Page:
It is not uncommon for someone to show up for a lesson with the hope of learning enough not to embarrass themselves at a charity golf outing, or another business golf event that they are forced to participate in. The majority of charity events, fundraisers, or other business related golf tournaments tend to be played as a scramble. This format, which consists of everyone hitting from the same area, choosing the best result of the group, then having everyone hit again from the best spot and continuing on with the same process until the hole is completed is a great format for those who are not avid golfers.

If you are not a golfer, but hope to contribute and above all else, desire not to embarrass yourself, I would strongly urge you to spend most of your time around the putting green. If you are not athletic, or don’t have a good understanding of how to swing the golf club, chances are you are not going to be hitting 300+ yard drives, and even if you get lucky enough to make solid contact, there is a good chance that someone else in your group will hit a better shot than you.

However, if you work on your shots around the green, and more specifically your putting, this is an area where you can drastically help the team and make a positive impact. Making a 15 foot putt counts just as much as hitting a 300 yard drive, and once you make the putt, no one else has to hit a shot or can better your result. If you desire to make an impact and contribute to the team, a smooth putting stroke and knocking in a couple 20 foot putts will go a long way to improve team morale and make you have a positive impact on the team.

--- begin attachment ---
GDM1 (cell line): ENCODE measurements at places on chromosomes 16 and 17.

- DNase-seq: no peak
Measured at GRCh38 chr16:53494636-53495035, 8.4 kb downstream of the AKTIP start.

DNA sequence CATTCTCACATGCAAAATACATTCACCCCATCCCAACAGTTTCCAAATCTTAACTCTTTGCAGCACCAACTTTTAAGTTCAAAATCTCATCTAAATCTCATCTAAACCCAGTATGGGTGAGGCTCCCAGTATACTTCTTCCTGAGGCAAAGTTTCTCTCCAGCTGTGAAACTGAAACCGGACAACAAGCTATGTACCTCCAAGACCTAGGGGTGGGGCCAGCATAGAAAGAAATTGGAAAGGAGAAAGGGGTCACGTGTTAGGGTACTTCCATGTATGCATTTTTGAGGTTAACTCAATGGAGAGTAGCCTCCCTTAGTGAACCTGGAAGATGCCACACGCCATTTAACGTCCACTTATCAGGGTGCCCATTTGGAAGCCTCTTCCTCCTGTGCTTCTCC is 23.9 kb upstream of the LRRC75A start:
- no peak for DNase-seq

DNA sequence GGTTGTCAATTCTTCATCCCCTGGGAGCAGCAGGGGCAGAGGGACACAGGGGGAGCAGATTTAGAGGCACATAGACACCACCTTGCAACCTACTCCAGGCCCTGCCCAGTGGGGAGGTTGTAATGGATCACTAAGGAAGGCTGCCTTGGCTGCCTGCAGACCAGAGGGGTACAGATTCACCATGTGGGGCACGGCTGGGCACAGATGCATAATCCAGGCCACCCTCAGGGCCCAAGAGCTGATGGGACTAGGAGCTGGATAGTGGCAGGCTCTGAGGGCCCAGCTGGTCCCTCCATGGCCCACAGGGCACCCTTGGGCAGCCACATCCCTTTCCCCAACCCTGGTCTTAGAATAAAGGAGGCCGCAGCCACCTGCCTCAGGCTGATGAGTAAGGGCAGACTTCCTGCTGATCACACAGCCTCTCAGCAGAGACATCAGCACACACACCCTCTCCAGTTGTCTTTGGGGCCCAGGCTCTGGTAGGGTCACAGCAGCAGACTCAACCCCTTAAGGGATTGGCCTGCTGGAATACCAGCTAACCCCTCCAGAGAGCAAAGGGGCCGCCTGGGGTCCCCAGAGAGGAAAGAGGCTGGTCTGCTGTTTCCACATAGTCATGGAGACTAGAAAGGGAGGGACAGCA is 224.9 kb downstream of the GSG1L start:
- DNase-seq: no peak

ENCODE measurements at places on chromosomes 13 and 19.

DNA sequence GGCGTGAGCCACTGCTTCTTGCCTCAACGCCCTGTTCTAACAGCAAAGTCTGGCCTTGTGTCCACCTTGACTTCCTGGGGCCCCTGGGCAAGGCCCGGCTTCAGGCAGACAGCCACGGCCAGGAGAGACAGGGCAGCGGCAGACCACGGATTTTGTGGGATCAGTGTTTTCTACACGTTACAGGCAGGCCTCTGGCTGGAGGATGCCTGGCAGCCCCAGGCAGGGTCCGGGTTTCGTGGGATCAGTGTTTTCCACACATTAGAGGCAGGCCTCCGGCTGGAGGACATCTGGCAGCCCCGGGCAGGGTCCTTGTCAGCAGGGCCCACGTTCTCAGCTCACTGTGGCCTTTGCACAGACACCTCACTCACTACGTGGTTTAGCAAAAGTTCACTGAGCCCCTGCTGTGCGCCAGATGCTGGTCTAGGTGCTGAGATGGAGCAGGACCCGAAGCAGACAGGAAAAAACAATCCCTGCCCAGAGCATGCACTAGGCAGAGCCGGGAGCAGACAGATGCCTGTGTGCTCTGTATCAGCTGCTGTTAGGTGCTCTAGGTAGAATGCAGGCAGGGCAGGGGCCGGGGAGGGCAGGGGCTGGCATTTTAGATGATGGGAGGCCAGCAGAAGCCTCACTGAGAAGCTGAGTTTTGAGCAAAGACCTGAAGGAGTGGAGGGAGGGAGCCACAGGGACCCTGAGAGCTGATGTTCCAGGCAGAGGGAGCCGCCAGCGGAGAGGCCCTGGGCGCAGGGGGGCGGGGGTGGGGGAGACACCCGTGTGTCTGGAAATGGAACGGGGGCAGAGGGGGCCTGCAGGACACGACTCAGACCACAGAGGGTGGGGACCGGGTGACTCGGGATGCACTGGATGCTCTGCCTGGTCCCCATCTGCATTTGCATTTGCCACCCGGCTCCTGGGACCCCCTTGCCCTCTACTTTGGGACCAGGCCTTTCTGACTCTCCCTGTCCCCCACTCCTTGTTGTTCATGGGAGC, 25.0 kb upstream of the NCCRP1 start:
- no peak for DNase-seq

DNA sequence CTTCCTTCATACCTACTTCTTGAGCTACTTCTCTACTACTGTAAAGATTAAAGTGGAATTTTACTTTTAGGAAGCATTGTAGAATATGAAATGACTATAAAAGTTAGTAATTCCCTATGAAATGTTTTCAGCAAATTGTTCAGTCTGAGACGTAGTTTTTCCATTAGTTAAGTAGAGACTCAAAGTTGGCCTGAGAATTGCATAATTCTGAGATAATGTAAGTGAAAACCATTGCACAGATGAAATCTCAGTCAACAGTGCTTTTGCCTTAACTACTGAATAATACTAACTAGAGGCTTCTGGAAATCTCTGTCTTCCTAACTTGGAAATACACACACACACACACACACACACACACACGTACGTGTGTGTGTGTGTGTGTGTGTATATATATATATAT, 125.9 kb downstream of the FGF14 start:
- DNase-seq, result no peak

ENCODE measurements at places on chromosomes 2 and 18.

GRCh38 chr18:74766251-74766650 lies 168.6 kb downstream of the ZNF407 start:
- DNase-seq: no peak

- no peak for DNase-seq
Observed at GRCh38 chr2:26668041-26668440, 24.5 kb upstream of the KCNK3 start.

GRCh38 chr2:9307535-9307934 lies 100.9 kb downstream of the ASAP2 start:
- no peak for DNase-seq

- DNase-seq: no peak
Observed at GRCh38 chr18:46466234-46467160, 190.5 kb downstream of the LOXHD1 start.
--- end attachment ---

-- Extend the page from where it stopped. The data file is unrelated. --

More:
With all that being said, how do get a smooth putting stroke and learn your way around a green? If you aren’t a golfer, (and even if you are,) putting can be tricky. A great way to familiarize yourself with putting is to imagine you are going to gently toss a golf ball towards the hole. Gauge the speed and effort it will take to get the ball close or into the hole. Look at the slopes, distance and any other factors that may affect the path of the ball. It may take you several tries to get a ball close to the hole, but after a few attempts, you will begin to get a “feel” for how hard you have toss the golf ball.  Transfer that same force to the putter and practice hitting putts with different lengths and slopes – some long – some short, some uphill – some downhill.

As for the stroke itself, imagine you are rocking a baby to sleep in your arms. The motion of the shoulders rocking is a basic skill that controls how far you putt the ball. You would rock a baby to sleep with a gentle motion and a smooth change in direction, nothing drastic. That is the exact approach you want to have when putting. Use your shoulders to control the distance and keep a smooth, consistent pace to your putting motion.

Remember, when playing in a charity event or business outings, be sure to compose yourself with confidence and a smile – the way you carry yourself on the golf course speaks volumes about how you carry yourself away from the course as well. With a little luck and some good fortune, you will be able to contribute to the team and it an enjoyable experience for all!